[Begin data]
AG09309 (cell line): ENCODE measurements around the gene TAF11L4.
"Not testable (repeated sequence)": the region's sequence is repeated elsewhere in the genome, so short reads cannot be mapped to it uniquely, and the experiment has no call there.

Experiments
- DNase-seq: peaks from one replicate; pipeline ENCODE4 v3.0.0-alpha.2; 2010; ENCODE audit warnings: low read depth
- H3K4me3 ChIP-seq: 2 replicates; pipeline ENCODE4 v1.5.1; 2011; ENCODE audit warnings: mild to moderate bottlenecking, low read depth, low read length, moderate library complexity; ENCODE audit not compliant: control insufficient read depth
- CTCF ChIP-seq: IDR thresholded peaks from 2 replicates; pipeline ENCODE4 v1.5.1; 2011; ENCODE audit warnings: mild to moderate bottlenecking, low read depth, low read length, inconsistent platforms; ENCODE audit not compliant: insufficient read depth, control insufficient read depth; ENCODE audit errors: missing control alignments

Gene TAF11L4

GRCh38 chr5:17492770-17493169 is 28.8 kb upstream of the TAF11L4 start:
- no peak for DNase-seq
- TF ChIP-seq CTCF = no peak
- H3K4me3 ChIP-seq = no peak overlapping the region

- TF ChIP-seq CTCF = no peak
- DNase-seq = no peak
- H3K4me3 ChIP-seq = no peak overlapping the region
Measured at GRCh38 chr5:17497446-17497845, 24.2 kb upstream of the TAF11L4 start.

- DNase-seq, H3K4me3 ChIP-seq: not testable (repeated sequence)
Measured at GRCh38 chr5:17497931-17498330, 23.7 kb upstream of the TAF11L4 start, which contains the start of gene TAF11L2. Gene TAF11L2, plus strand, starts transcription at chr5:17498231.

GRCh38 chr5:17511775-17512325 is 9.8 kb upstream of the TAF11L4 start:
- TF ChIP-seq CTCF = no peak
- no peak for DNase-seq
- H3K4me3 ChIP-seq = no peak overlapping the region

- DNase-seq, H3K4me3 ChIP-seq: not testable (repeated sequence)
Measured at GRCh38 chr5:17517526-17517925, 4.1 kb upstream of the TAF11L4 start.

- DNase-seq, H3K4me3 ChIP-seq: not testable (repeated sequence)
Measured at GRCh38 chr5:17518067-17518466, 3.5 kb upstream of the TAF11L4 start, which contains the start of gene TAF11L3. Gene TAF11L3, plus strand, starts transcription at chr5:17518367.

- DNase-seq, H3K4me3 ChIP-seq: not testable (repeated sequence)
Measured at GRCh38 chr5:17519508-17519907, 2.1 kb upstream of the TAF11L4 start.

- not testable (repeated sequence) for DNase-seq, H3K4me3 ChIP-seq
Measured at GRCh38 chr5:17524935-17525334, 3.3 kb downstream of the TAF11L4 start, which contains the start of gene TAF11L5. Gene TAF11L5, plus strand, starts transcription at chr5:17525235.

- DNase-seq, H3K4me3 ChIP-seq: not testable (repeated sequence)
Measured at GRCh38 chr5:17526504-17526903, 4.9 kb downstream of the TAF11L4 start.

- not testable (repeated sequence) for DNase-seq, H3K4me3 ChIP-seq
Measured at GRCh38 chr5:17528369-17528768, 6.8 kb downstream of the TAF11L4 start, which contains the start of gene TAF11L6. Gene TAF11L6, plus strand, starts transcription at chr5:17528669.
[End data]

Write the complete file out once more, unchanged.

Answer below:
AG09309 (cell line): ENCODE measurements around the gene TAF11L4.
"Not testable (repeated sequence)": the region's sequence is repeated elsewhere in the genome, so short reads cannot be mapped to it uniquely, and the experiment has no call there.

Experiments
- DNase-seq: peaks from one replicate; pipeline ENCODE4 v3.0.0-alpha.2; 2010; ENCODE audit warnings: low read depth
- H3K4me3 ChIP-seq: 2 replicates; pipeline ENCODE4 v1.5.1; 2011; ENCODE audit warnings: mild to moderate bottlenecking, low read depth, low read length, moderate library complexity; ENCODE audit not compliant: control insufficient read depth
- CTCF ChIP-seq: IDR thresholded peaks from 2 replicates; pipeline ENCODE4 v1.5.1; 2011; ENCODE audit warnings: mild to moderate bottlenecking, low read depth, low read length, inconsistent platforms; ENCODE audit not compliant: insufficient read depth, control insufficient read depth; ENCODE audit errors: missing control alignments

Gene TAF11L4

GRCh38 chr5:17492770-17493169 is 28.8 kb upstream of the TAF11L4 start:
- no peak for DNase-seq
- TF ChIP-seq CTCF = no peak
- H3K4me3 ChIP-seq = no peak overlapping the region

- TF ChIP-seq CTCF = no peak
- DNase-seq = no peak
- H3K4me3 ChIP-seq = no peak overlapping the region
Measured at GRCh38 chr5:17497446-17497845, 24.2 kb upstream of the TAF11L4 start.

- DNase-seq, H3K4me3 ChIP-seq: not testable (repeated sequence)
Measured at GRCh38 chr5:17497931-17498330, 23.7 kb upstream of the TAF11L4 start, which contains the start of gene TAF11L2. Gene TAF11L2, plus strand, starts transcription at chr5:17498231.

GRCh38 chr5:17511775-17512325 is 9.8 kb upstream of the TAF11L4 start:
- TF ChIP-seq CTCF = no peak
- no peak for DNase-seq
- H3K4me3 ChIP-seq = no peak overlapping the region

- DNase-seq, H3K4me3 ChIP-seq: not testable (repeated sequence)
Measured at GRCh38 chr5:17517526-17517925, 4.1 kb upstream of the TAF11L4 start.

- DNase-seq, H3K4me3 ChIP-seq: not testable (repeated sequence)
Measured at GRCh38 chr5:17518067-17518466, 3.5 kb upstream of the TAF11L4 start, which contains the start of gene TAF11L3. Gene TAF11L3, plus strand, starts transcription at chr5:17518367.

- DNase-seq, H3K4me3 ChIP-seq: not testable (repeated sequence)
Measured at GRCh38 chr5:17519508-17519907, 2.1 kb upstream of the TAF11L4 start.

- not testable (repeated sequence) for DNase-seq, H3K4me3 ChIP-seq
Measured at GRCh38 chr5:17524935-17525334, 3.3 kb downstream of the TAF11L4 start, which contains the start of gene TAF11L5. Gene TAF11L5, plus strand, starts transcription at chr5:17525235.

- DNase-seq, H3K4me3 ChIP-seq: not testable (repeated sequence)
Measured at GRCh38 chr5:17526504-17526903, 4.9 kb downstream of the TAF11L4 start.

- not testable (repeated sequence) for DNase-seq, H3K4me3 ChIP-seq
Measured at GRCh38 chr5:17528369-17528768, 6.8 kb downstream of the TAF11L4 start, which contains the start of gene TAF11L6. Gene TAF11L6, plus strand, starts transcription at chr5:17528669.